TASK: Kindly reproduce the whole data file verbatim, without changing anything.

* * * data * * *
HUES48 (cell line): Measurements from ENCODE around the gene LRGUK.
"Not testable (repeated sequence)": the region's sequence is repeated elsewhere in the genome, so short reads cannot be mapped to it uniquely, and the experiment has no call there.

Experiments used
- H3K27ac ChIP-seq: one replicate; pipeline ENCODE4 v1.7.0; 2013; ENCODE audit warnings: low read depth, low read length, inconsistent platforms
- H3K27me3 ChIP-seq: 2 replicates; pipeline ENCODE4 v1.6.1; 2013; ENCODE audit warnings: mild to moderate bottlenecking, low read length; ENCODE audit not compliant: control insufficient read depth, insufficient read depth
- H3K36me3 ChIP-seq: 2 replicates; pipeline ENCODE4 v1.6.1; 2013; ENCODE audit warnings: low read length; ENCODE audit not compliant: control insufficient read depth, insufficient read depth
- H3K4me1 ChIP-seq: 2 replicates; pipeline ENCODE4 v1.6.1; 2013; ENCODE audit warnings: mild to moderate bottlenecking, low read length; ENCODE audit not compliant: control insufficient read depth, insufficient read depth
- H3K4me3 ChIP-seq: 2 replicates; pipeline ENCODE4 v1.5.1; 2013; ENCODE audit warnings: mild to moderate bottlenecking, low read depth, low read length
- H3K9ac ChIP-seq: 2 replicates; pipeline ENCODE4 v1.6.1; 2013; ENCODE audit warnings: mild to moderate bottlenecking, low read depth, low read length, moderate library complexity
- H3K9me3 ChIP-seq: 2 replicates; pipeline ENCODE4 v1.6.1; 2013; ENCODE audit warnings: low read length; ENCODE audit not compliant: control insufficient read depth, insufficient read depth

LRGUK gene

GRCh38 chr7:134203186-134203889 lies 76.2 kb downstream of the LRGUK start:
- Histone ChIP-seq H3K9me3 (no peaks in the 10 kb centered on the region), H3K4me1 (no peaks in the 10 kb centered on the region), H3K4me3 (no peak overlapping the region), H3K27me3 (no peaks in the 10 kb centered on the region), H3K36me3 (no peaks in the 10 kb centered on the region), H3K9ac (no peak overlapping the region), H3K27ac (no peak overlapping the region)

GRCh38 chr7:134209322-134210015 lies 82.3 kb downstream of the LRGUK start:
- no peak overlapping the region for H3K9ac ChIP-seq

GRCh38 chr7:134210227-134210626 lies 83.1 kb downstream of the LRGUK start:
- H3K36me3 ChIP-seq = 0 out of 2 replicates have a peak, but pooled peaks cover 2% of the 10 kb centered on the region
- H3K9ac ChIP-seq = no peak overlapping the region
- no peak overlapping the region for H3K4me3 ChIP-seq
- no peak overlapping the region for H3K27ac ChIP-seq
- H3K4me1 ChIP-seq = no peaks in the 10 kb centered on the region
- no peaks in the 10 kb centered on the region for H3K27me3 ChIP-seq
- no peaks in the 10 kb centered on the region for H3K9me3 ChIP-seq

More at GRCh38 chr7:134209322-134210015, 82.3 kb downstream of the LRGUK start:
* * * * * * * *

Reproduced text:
HUES48 (cell line): Measurements from ENCODE around the gene LRGUK.
"Not testable (repeated sequence)": the region's sequence is repeated elsewhere in the genome, so short reads cannot be mapped to it uniquely, and the experiment has no call there.

Experiments used
- H3K27ac ChIP-seq: one replicate; pipeline ENCODE4 v1.7.0; 2013; ENCODE audit warnings: low read depth, low read length, inconsistent platforms
- H3K27me3 ChIP-seq: 2 replicates; pipeline ENCODE4 v1.6.1; 2013; ENCODE audit warnings: mild to moderate bottlenecking, low read length; ENCODE audit not compliant: control insufficient read depth, insufficient read depth
- H3K36me3 ChIP-seq: 2 replicates; pipeline ENCODE4 v1.6.1; 2013; ENCODE audit warnings: low read length; ENCODE audit not compliant: control insufficient read depth, insufficient read depth
- H3K4me1 ChIP-seq: 2 replicates; pipeline ENCODE4 v1.6.1; 2013; ENCODE audit warnings: mild to moderate bottlenecking, low read length; ENCODE audit not compliant: control insufficient read depth, insufficient read depth
- H3K4me3 ChIP-seq: 2 replicates; pipeline ENCODE4 v1.5.1; 2013; ENCODE audit warnings: mild to moderate bottlenecking, low read depth, low read length
- H3K9ac ChIP-seq: 2 replicates; pipeline ENCODE4 v1.6.1; 2013; ENCODE audit warnings: mild to moderate bottlenecking, low read depth, low read length, moderate library complexity
- H3K9me3 ChIP-seq: 2 replicates; pipeline ENCODE4 v1.6.1; 2013; ENCODE audit warnings: low read length; ENCODE audit not compliant: control insufficient read depth, insufficient read depth

LRGUK gene

GRCh38 chr7:134203186-134203889 lies 76.2 kb downstream of the LRGUK start:
- Histone ChIP-seq H3K9me3 (no peaks in the 10 kb centered on the region), H3K4me1 (no peaks in the 10 kb centered on the region), H3K4me3 (no peak overlapping the region), H3K27me3 (no peaks in the 10 kb centered on the region), H3K36me3 (no peaks in the 10 kb centered on the region), H3K9ac (no peak overlapping the region), H3K27ac (no peak overlapping the region)

GRCh38 chr7:134209322-134210015 lies 82.3 kb downstream of the LRGUK start:
- no peak overlapping the region for H3K9ac ChIP-seq

GRCh38 chr7:134210227-134210626 lies 83.1 kb downstream of the LRGUK start:
- H3K36me3 ChIP-seq = 0 out of 2 replicates have a peak, but pooled peaks cover 2% of the 10 kb centered on the region
- H3K9ac ChIP-seq = no peak overlapping the region
- no peak overlapping the region for H3K4me3 ChIP-seq
- no peak overlapping the region for H3K27ac ChIP-seq
- H3K4me1 ChIP-seq = no peaks in the 10 kb centered on the region
- no peaks in the 10 kb centered on the region for H3K27me3 ChIP-seq
- no peaks in the 10 kb centered on the region for H3K9me3 ChIP-seq

More at GRCh38 chr7:134209322-134210015, 82.3 kb downstream of the LRGUK start: